Risk factors for recurrent syncope and subsequent fatal or near-fatal events in children and adolescents with long QT syndrome

Judy F. Liu, Christian Jons, Arthur J. Moss, Scott McNitt, Derick R. Peterson, Ming Qi, Wojciech Zareba, Jennifer L. Robinson, Alon Barsheshet, Michael J. Ackerman, Jesaia Benhorin, Elizabeth S. Kaufman, Emanuela H. Locati, Carlo Napolitano, Silvia G. Priori, Peter J. Schwartz, Jeffrey Towbin, Michael Vincent, Li Zhang, Ilan Goldenberg

Research output: Contribution to journalArticlepeer-review

85 Scopus citations


Objectives: We aimed to identify risk factors for recurrent syncope in children and adolescents with congenital long QT syndrome (LQTS). Background: Data regarding risk assessment in LQTS after the occurrence of the first syncope episode are limited. Methods: The Prentice-Williams-Peterson conditional gap time model was used to identify risk factors for recurrent syncope from birth through age 20 years among 1,648 patients from the International Long QT Syndrome Registry. Results: Multivariate analysis demonstrated that corrected QT interval (QTc) duration (<500 ms) was a significant predictor of a first syncope episode (hazard ratio: 2.16), whereas QTc effect was attenuated when the end points of the second, third, and fourth syncope episodes were evaluated (hazard ratios: 1.29, 0.99, 0.90, respectively; p < 0.001 for the null hypothesis that all 4 hazard ratios are identical). A genotype-specific subanalysis showed that during childhood (0 to 12 years), males with LQTS type 1 had the highest rate of a first syncope episode (p = 0.001) but exhibited similar rates of subsequent events as other genotype-sex subsets (p = 0.63). In contrast, in the age range of 13 to 20 years, long QT syndrome type 2 females experienced the highest rate of both first and subsequent syncope events (p < 0.001 and p = 0.01, respectively). Patients who experienced <1 episodes of syncope had a 6- to 12-fold (p < 0.001 for all) increase in the risk of subsequent fatal/near-fatal events independently of QTc duration. Beta-blocker therapy was associated with a significant reduction in the risk of recurrent syncope and subsequent fatal/near-fatal events. Conclusions: Children and adolescents who present after an episode of syncope should be considered to be at a high risk of the development of subsequent syncope episodes and fatal/near-fatal events regardless of QTc duration.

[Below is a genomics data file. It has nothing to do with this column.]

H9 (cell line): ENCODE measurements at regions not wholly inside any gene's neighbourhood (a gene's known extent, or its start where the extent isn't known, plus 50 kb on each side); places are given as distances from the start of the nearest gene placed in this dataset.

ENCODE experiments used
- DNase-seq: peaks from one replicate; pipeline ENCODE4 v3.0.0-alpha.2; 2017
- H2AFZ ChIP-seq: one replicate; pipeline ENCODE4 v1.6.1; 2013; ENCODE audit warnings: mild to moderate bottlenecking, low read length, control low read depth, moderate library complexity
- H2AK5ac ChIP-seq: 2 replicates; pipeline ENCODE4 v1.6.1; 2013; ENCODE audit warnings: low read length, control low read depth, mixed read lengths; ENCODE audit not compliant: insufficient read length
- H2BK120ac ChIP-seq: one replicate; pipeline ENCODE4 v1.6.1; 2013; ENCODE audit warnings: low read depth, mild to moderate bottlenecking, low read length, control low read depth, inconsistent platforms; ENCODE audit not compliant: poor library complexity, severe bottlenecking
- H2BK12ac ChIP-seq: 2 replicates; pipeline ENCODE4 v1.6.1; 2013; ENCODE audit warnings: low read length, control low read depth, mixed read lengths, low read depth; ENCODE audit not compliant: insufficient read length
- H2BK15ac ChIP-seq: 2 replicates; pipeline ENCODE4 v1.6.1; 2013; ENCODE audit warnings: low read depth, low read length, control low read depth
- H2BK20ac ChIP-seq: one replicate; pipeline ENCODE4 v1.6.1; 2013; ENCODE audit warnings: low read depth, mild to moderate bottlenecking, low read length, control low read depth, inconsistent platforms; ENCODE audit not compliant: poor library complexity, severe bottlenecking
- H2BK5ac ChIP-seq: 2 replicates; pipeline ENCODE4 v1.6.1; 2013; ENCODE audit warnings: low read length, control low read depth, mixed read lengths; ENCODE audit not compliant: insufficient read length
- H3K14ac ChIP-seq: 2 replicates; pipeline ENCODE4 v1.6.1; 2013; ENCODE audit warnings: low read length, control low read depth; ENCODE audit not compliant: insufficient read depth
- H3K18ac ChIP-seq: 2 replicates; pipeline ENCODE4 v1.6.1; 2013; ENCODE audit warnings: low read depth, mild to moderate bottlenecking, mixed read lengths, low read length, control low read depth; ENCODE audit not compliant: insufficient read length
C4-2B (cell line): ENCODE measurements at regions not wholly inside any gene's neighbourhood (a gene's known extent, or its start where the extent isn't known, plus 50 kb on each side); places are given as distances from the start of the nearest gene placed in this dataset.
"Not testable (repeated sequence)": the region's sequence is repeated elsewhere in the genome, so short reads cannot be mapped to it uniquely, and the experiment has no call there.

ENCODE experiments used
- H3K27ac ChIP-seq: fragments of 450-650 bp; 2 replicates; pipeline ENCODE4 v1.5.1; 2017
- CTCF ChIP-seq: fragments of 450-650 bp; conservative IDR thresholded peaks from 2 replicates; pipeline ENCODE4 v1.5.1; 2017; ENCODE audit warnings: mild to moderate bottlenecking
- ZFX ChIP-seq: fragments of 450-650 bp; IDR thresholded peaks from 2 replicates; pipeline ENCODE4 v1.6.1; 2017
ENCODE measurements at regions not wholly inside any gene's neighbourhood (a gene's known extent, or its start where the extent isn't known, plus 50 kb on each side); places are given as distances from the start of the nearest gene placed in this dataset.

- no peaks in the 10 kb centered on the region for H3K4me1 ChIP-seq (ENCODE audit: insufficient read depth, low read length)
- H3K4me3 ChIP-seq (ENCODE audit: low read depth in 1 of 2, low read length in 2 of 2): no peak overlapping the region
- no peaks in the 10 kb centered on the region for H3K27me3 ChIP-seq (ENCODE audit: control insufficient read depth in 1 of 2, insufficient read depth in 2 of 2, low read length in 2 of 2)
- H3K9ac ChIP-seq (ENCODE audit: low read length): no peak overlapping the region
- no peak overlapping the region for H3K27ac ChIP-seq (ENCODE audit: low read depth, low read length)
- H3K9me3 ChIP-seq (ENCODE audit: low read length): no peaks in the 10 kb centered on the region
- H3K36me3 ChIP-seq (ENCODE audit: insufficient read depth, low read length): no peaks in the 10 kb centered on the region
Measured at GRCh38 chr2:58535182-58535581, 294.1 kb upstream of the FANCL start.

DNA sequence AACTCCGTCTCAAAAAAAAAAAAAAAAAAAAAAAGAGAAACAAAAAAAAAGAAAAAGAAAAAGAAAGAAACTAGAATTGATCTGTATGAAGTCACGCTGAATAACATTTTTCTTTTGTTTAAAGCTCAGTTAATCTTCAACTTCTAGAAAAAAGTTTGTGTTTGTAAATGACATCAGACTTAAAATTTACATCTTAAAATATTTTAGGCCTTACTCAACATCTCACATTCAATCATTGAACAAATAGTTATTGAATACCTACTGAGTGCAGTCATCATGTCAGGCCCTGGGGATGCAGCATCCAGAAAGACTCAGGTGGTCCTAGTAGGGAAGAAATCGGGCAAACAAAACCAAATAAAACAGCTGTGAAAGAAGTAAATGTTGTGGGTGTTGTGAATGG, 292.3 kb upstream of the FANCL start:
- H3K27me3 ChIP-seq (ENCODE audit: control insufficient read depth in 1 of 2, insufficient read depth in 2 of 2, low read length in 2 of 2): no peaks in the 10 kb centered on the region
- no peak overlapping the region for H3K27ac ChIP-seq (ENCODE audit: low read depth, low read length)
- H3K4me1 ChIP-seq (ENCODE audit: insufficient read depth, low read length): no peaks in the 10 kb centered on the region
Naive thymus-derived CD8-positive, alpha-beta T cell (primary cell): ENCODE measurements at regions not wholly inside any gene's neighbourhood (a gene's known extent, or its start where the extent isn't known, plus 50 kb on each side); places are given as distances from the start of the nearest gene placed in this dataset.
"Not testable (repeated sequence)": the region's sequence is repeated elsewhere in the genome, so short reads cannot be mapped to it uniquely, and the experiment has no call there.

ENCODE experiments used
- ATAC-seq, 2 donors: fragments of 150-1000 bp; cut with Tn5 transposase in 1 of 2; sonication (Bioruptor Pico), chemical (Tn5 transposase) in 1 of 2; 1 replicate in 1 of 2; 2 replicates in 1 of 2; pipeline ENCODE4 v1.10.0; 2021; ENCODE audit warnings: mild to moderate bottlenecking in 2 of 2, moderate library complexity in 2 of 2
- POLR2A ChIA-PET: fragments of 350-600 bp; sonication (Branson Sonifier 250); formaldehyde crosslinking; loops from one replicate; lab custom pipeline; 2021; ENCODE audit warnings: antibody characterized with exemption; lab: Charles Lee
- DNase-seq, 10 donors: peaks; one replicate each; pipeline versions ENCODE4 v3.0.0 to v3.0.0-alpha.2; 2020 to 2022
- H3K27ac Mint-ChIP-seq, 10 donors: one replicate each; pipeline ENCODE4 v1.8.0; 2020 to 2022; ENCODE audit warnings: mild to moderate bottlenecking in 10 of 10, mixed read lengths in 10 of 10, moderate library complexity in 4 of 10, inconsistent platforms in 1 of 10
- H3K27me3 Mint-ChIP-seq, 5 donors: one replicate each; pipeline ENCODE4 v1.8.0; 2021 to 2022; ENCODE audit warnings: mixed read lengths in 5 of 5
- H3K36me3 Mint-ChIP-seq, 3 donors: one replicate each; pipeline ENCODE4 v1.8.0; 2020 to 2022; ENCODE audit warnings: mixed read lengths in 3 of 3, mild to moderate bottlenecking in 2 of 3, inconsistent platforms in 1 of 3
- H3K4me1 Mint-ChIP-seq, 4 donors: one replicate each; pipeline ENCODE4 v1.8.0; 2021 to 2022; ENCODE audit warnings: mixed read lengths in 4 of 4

Original languageEnglish (US)
Pages (from-to)941-950
Number of pages10
JournalJournal of the American College of Cardiology
Issue number8
StatePublished - Feb 22 2011

ASJC Scopus subject areas

  • Cardiology and Cardiovascular Medicine


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